It was spine-tingling to hear 'The Fields of Athenry' being sang loudly and proudly in Poznan and Gdansk, despite being 3-1, 4-0 and 2-0 down at the time. The national anthem was also roared with such pride it had the hairs on the back of my neck standing up as a sat in my sitting room. The atmosphere from the stadium really did transfer through to myself and everyone at home - which is rare for a football match's atmosphere to be so clear when watching at home. The fans received a lot of press attention. The media jumped onto the support and Irish players often spoke of the brilliant atmosphere created by their fans. This glossed over a lot of on-field problems for the Irish, but I'm not going to discuss those problems (in this blog anyway, maybe another time.)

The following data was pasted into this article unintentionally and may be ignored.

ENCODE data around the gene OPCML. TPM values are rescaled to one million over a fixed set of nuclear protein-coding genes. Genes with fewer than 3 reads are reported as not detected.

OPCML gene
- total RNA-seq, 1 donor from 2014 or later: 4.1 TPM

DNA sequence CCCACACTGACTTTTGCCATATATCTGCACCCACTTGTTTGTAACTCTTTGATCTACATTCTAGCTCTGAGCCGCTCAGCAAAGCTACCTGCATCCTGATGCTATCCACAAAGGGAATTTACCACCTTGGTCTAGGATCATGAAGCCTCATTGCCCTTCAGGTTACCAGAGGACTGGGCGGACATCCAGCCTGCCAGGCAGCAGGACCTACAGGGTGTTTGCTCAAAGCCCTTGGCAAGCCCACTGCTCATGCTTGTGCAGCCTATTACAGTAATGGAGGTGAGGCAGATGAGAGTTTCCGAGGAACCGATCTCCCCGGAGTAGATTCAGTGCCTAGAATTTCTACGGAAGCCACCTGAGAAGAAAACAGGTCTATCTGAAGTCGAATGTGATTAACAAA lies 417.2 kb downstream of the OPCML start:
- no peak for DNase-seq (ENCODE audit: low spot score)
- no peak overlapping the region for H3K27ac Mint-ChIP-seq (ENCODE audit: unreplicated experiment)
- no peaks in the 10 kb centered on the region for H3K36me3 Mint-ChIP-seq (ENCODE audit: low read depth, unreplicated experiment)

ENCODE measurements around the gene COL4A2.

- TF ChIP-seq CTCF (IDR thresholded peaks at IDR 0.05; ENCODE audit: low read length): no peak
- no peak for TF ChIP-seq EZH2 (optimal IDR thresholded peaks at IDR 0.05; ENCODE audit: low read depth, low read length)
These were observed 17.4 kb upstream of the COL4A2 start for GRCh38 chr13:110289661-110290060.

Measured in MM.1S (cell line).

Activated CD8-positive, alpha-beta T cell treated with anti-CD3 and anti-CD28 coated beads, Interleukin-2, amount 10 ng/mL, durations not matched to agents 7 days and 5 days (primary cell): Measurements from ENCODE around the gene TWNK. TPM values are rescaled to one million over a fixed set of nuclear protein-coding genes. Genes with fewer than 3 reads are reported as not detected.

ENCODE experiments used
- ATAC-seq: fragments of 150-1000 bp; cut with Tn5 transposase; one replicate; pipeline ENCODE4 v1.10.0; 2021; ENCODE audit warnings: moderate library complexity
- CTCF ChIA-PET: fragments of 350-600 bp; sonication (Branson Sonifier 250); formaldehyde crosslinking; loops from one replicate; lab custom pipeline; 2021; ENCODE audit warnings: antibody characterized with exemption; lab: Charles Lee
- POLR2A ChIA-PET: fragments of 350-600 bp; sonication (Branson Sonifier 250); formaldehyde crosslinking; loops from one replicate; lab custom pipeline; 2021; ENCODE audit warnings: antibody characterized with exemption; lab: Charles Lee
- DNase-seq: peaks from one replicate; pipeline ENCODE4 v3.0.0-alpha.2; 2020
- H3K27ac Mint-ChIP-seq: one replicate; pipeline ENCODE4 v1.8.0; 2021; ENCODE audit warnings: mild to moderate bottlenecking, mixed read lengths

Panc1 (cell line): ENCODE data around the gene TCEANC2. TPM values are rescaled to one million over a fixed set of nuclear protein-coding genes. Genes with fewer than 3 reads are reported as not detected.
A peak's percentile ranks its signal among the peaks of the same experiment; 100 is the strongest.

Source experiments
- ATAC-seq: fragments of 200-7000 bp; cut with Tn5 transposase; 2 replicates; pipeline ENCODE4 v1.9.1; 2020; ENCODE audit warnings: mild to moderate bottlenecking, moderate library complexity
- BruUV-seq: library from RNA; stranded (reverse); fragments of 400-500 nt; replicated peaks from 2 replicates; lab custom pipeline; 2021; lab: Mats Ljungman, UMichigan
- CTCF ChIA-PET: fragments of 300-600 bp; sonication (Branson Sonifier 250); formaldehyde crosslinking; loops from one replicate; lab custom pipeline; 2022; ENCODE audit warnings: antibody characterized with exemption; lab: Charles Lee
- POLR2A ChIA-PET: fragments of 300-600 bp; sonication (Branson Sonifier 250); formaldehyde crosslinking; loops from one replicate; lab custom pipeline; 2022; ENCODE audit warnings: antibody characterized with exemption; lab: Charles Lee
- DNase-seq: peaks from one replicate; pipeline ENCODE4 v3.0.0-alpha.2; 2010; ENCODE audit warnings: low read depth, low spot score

During the qualifying stage for the championships, the Irish support was poor. The attendances varied between 33'000 and 50'000. The one game that reached an attendance of 50'000 was the major game against Russia. This makes you wonder, who were the fans there for on that occasion? On more than one occasion there was only between 33'000 and 35'000 seats occupied in the 52'000 capacity stadium. This lack of supported was particularly highlighted during the Carling Nations Cup. The highest attendance seen for any of these games was 20'800 for the Republic of Ireland's clash with Wales. This is staggering when you consider that the domestic cup final attracted a crowd of 36'00 for a game between Shamrock Rovers and Sligo Rovers. The League of Ireland is a very poorly supported league, yet the cup final still sold more tickets than a match in an international tournament that Ireland had a great chance of winning (which they did in the end.)